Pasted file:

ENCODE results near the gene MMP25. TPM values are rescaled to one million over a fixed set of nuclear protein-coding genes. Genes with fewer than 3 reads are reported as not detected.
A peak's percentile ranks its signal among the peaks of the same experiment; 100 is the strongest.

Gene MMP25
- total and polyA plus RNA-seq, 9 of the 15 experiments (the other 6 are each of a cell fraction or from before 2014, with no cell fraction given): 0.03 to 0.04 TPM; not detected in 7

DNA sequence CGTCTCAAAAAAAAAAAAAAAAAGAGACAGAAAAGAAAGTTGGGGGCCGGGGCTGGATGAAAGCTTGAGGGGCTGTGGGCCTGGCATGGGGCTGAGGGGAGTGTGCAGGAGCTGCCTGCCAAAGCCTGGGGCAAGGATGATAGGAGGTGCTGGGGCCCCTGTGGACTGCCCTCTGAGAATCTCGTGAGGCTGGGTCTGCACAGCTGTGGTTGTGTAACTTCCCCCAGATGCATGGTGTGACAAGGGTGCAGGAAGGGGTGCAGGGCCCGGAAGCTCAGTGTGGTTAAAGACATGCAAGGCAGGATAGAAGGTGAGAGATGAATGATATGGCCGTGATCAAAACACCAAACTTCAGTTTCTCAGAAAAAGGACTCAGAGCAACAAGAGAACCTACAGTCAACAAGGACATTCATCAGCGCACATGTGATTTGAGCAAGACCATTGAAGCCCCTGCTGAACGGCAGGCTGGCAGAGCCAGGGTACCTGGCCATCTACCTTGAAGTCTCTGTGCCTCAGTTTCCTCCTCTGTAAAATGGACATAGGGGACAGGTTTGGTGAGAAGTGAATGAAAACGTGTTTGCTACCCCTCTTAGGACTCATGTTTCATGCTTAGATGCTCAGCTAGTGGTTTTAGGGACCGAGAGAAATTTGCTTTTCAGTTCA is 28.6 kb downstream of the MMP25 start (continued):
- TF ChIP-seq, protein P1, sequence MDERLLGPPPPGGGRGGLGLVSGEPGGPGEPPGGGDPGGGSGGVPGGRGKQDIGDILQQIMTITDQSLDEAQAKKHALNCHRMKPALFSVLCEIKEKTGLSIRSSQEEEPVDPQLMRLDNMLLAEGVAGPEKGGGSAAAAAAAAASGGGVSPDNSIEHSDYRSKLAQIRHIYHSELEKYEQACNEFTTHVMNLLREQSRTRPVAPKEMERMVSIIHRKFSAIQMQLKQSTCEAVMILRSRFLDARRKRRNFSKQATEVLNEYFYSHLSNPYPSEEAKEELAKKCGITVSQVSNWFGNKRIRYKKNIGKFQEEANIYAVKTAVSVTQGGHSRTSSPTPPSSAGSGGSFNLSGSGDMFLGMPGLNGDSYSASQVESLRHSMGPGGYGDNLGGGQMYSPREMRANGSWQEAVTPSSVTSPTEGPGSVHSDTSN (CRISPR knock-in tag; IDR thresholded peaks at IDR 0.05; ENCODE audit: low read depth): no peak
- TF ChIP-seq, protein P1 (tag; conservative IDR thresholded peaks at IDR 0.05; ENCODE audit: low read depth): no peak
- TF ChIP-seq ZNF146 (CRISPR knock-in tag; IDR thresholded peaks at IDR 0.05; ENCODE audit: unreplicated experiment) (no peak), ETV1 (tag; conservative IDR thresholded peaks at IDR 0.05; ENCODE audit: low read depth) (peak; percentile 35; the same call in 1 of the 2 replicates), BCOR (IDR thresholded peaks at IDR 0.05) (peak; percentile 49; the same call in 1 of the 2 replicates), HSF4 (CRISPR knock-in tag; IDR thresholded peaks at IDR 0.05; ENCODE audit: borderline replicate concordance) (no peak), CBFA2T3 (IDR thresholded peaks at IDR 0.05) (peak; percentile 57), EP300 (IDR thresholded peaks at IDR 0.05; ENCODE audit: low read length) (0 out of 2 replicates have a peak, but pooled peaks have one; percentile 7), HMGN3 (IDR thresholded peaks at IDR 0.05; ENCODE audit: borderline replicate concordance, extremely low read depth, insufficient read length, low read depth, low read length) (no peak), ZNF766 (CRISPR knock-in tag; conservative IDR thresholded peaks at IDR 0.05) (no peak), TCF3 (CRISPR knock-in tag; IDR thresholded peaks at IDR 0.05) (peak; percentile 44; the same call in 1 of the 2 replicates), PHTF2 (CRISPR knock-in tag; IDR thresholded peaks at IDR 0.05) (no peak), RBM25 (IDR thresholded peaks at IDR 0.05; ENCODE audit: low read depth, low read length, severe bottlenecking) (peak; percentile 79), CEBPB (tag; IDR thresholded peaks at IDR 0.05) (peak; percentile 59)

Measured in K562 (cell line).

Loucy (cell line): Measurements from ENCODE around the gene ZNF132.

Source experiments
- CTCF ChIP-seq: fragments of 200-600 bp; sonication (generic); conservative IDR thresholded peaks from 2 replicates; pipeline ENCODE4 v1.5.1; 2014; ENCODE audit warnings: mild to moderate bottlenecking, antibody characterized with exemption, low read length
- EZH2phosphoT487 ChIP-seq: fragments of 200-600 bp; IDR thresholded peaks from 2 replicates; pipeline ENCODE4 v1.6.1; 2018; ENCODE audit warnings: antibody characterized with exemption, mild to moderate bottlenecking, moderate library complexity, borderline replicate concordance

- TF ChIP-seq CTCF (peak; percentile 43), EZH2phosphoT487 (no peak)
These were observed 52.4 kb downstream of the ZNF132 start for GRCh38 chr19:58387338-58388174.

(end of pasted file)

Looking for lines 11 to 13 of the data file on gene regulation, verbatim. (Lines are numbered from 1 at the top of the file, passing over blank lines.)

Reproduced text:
Source experiments
- CTCF ChIP-seq: fragments of 200-600 bp; sonication (generic); conservative IDR thresholded peaks from 2 replicates; pipeline ENCODE4 v1.5.1; 2014; ENCODE audit warnings: mild to moderate bottlenecking, antibody characterized with exemption, low read length
- EZH2phosphoT487 ChIP-seq: fragments of 200-600 bp; IDR thresholded peaks from 2 replicates; pipeline ENCODE4 v1.6.1; 2018; ENCODE audit warnings: antibody characterized with exemption, mild to moderate bottlenecking, moderate library complexity, borderline replicate concordance